OAG resolved three recent cases of elder abuse in the District and held perpetrators accountable for financial exploitation of elders and vulnerable adults:
Daughter Ordered To Pay $5,000 Penalty for Spending Mother’s Social Security Income
OAG filed a civil lawsuit alleging that a daughter, who was her mother’s guardian, used her mother’s Social Security income for her own benefit. The mother, who is now deceased, suffered from Alzheimer’s and vascular dementia. The daughter served as the mother’s caretaker for two years, and controlled all of her funds. A report found that the daughter had mixed her funds with her mother’s funds, and had misused over $11,000 of her mother’s funds for her own benefit. As a result of OAG action, the court barred the daughter from acting as a fiduciary for an elder or vulnerable adult in the future and imposed a $5,000 civil penalty.
Nephew Steals More Than $70,000 from Uncle with a Severe Disability
OAG filed a civil lawsuit alleging that a nephew had taken money from his incapacitated uncle’s bank account, spending the money on hotel stays, meals at restaurants, and fraudulent payments to the nephew’s business. Following OAG’s involvement, the nephew was barred from any further contact with his uncle and prohibited from any further use of his uncle’s funds. The Probate Court appointed a guardian and conservator to protect the uncle’s interests going forward. In a settlement reached with OAG, the nephew agreed to repay $74,000 to his uncle and $10,000 in civil penalties.
Granddaughter Uses Grandmother’s Credit Card and Address, and Forges Check for Nearly $5,000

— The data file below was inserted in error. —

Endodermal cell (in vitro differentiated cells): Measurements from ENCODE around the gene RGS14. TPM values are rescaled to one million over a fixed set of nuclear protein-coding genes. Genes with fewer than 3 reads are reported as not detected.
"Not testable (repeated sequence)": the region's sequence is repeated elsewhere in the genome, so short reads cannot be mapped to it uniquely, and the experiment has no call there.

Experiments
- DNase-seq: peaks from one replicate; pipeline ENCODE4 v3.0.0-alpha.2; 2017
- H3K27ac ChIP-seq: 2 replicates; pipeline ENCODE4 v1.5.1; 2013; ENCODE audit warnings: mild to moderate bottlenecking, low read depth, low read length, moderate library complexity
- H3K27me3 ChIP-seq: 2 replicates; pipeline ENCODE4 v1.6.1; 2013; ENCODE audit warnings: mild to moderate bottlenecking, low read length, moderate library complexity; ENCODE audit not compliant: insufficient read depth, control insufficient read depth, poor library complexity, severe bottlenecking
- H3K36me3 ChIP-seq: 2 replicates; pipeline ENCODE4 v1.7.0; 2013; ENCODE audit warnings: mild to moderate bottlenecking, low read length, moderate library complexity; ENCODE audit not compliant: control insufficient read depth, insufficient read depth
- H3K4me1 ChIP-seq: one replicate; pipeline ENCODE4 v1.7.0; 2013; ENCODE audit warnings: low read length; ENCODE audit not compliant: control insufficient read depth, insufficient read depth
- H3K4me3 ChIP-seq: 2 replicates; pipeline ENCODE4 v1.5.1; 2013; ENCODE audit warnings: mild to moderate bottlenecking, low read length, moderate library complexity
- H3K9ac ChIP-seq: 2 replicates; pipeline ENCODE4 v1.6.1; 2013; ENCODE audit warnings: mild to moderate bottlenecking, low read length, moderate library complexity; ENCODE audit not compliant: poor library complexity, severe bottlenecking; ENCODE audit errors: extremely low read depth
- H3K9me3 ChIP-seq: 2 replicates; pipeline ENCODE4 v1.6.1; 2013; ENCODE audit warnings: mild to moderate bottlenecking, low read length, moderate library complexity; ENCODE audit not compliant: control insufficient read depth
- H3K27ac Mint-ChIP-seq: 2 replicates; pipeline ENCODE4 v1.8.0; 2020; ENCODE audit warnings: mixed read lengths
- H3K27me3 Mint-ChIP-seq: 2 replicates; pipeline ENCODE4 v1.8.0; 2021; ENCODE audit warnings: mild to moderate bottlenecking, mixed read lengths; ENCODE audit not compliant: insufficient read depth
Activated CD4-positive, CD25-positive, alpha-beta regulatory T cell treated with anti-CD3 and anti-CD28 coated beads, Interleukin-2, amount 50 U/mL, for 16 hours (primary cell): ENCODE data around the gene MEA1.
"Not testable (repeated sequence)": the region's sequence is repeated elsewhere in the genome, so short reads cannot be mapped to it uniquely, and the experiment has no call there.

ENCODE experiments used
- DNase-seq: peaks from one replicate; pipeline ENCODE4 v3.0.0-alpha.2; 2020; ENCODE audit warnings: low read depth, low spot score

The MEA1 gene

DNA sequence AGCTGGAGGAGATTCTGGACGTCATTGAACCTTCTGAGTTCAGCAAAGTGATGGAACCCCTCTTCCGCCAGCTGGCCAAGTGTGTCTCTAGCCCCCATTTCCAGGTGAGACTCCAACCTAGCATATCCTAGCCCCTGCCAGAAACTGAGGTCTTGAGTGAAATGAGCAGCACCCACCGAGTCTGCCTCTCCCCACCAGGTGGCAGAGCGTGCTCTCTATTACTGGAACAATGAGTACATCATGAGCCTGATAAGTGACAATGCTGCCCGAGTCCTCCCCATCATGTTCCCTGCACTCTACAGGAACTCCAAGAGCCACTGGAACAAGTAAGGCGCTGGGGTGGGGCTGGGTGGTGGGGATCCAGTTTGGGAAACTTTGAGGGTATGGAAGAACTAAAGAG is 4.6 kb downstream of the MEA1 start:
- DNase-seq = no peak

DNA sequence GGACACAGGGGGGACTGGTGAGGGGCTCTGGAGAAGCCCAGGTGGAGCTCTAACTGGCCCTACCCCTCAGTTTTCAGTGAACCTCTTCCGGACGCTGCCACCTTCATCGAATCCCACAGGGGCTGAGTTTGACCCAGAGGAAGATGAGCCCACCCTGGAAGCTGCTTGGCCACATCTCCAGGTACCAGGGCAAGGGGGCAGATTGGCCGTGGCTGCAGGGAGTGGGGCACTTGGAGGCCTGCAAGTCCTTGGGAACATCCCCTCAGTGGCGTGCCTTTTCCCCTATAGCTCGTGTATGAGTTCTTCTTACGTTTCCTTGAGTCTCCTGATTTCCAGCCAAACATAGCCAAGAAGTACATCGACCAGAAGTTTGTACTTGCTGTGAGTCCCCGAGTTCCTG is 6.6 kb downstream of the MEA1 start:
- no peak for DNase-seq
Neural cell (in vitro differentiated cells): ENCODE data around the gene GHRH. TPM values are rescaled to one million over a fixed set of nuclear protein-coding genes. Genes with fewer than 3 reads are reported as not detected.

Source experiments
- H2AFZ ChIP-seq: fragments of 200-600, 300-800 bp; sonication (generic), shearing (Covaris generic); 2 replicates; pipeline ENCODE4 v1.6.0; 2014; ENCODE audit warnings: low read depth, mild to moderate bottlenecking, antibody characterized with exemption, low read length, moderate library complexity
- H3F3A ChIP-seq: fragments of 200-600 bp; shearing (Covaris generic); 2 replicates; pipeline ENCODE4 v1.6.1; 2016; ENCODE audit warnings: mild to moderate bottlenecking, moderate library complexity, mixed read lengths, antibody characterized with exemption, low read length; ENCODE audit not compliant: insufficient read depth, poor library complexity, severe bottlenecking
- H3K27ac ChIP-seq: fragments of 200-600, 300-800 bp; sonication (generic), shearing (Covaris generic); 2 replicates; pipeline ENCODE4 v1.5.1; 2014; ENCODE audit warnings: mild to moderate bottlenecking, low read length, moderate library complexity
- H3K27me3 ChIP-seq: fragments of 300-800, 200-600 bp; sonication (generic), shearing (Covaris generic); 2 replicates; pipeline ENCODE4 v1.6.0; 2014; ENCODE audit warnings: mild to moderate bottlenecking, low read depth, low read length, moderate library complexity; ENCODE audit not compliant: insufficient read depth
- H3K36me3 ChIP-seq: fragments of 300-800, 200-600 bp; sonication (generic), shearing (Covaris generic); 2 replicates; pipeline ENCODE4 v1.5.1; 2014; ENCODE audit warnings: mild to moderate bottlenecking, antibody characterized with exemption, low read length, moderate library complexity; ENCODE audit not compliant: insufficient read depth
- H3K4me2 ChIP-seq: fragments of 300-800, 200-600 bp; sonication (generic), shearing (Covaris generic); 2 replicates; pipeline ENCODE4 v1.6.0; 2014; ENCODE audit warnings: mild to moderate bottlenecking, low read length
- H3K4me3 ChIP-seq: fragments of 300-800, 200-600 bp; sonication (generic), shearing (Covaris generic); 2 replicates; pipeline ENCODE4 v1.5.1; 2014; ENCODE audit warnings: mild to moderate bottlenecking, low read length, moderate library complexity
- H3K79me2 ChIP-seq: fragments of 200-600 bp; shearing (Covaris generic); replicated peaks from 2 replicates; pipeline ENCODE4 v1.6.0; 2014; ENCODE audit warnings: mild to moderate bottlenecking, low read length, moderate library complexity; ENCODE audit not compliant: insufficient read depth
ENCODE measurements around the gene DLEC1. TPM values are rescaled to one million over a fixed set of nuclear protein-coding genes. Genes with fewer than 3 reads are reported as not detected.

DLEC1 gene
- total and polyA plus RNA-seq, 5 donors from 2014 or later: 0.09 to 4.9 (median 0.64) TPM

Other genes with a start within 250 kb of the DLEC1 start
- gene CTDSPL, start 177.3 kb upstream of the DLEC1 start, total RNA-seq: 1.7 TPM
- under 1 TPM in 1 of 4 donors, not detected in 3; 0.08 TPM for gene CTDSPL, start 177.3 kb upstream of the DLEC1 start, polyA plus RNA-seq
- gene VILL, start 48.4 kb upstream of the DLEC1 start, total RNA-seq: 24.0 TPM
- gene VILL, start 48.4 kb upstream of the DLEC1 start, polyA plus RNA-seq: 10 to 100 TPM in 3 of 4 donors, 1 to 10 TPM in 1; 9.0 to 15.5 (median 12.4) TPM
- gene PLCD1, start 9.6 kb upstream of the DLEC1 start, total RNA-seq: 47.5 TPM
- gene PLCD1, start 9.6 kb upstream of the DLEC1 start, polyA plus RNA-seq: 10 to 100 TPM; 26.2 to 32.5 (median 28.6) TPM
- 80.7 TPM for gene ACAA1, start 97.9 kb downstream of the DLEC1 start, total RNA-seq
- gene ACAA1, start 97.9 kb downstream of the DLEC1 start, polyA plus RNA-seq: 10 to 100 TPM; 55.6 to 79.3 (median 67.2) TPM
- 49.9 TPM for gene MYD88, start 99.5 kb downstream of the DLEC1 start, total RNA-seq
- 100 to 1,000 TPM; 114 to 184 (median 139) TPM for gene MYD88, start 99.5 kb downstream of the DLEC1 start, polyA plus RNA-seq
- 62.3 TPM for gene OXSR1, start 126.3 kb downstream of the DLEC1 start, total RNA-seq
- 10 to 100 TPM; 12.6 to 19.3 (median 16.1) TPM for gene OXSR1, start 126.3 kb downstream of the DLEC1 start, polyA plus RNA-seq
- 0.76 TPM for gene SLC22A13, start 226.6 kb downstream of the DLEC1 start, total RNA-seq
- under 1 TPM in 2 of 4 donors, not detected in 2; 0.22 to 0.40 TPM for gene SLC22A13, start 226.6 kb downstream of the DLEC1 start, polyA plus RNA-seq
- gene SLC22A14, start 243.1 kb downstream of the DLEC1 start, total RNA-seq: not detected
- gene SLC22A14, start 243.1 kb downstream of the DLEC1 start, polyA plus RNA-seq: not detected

OAG filed a civil lawsuit against a Maryland woman for misusing her grandmother’s credit card at stores and forging her grandmother’s name on check for almost $5,000. The woman made unauthorized charges on her grandmother’s card more than 75 times and took more than $14,000 from her grandmother in total. The woman also used her grandmother’s DC address to obtain a DC driver’s license and to enroll her son in DC public school. The Court ordered the woman to pay restitution and civil penalties. Additionally, through this case, OAG affirmed that DC’s statute can be applied broadly to address exploitation of a District resident, even if the defendant is out of state.
If you are or know a District senior or vulnerable adult experiencing abuse, neglect, or exploitation, immediately get help by:
- Filing a report with Adult Protective Services (APS) by calling the 24-hour hotline at (202) 541-3950.
- Filing a police report with the Metropolitan Police Department (MPD) by calling the police at (202) 265-9100.
- Contacting OAG’s Elder Justice Section at (202) 727-3807 or email@example.com.
Know Your Rights: Read OAG’s Consumer Alert to protect yourself from scams, price gouging, discrimination, and to get information about consumer, worker, and tenant rights during the pandemic. You can access more information about OAG services during COVID-19 is at: www.oag.dc.gov/coronavirus.